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Job 35:8

    Job 35:8 Translations

    King James Version (KJV)

    Thy wickedness may hurt a man as thou art; and thy righteousness may profit the son of man.

    American King James Version (AKJV)

    Your wickedness may hurt a man as you are; and your righteousness may profit the son of man.

    American Standard Version (ASV)

    Thy wickedness may hurt a man as thou art; And thy righteousness may profit a son of man.

    Basic English Translation (BBE)

    Your evil-doing may have an effect on a man like yourself, or your righteousness on a son of man.

    Webster's Revision

    Thy wickedness may hurt a man as thou art; And thy righteousness may profit a son of man.

    World English Bible

    Your wickedness may hurt a man as you are, and your righteousness may profit a son of man.

    English Revised Version (ERV)

    Thy wickedness may hurt a man as thou art; and thy righteousness may profit a son of man.

    Definitions for Job 35:8

    Art - "Are"; second person singular.

    Clarke's Commentary on Job 35:8

    Thy wickedness may hurt - It is better to translate this literally:

    To a man like thyself is thy wickedness:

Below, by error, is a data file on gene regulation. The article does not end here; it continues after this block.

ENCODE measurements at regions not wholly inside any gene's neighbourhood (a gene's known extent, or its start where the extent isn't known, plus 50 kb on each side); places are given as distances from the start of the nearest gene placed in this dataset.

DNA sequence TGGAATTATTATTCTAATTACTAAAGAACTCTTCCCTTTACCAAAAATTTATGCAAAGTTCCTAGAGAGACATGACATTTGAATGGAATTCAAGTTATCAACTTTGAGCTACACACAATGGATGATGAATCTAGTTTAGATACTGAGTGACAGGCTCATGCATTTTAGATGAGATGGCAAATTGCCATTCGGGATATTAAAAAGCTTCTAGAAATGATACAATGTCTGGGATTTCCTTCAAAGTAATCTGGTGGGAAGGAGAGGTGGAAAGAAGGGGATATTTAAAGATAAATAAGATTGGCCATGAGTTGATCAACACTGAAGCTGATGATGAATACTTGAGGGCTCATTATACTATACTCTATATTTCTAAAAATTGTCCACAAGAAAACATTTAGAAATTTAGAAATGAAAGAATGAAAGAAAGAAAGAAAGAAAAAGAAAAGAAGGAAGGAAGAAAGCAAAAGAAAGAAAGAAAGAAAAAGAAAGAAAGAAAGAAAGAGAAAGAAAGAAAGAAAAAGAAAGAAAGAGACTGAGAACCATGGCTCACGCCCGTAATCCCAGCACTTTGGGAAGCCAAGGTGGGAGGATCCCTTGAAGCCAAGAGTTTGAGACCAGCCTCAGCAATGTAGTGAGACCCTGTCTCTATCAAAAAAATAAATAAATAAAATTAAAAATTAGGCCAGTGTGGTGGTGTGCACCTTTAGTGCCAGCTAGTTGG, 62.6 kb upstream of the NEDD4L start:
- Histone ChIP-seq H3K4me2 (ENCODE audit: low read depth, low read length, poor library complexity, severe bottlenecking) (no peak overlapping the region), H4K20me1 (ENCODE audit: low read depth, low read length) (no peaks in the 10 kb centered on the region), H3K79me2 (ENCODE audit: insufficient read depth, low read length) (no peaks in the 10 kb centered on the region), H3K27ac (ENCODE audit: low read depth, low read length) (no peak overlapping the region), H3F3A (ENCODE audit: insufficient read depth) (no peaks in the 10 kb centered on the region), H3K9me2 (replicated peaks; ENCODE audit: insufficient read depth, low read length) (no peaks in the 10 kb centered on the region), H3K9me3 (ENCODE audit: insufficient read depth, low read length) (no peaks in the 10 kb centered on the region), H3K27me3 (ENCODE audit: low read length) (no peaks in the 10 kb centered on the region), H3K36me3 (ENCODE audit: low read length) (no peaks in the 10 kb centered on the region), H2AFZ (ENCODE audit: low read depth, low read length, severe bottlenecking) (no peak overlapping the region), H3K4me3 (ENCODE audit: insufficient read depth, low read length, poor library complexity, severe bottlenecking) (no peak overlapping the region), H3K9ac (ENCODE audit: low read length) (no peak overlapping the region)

And to the son of man, thy righteousness:

    That is: -

    Thou mayest injure thyself and others by thy wickedness,

    And thou mayest benefit both by thy righteousness;

    But God thou canst neither hurt nor profit.

    Barnes' Notes on Job 35:8

    Thy wickedness may hurt a Man as thou art - That is, it may injure him, but not God. He is too far exalted above man, and too independent of man in his sources of happiness, to be affected by what he can do. The object of the whole passage Job 35:6-8 is, to show that God is independent of people, and is not governed in his dealings with them on the principles which regulate their conduct with each other. One man may be greatly benefited by the conduct of another, and may feel under obligation to reward him for it; or he maybe greatly injured in his person, property, or reputation, by another, and will endeavor to avenge himself. But nothing of this kind can happen to God. If he rewards, therefore, it must be of his grace and mercy, not because he is laid under obligation; if he inflicts chastisement, it must be because people deserve it, and not because God has been injured. In this reasoning Elihu undoubtedly refers to Job, whom he regards as having urged a "claim" to a different kind of treatment, because he supposed that he "deserved" it. The general principle of Elihu is clearly correct, that God is entirely independent of human beings; that neither our good nor evil conduct can effect his happiness, and that consequently his dealings with us are those of impartial justice.
    Book: Job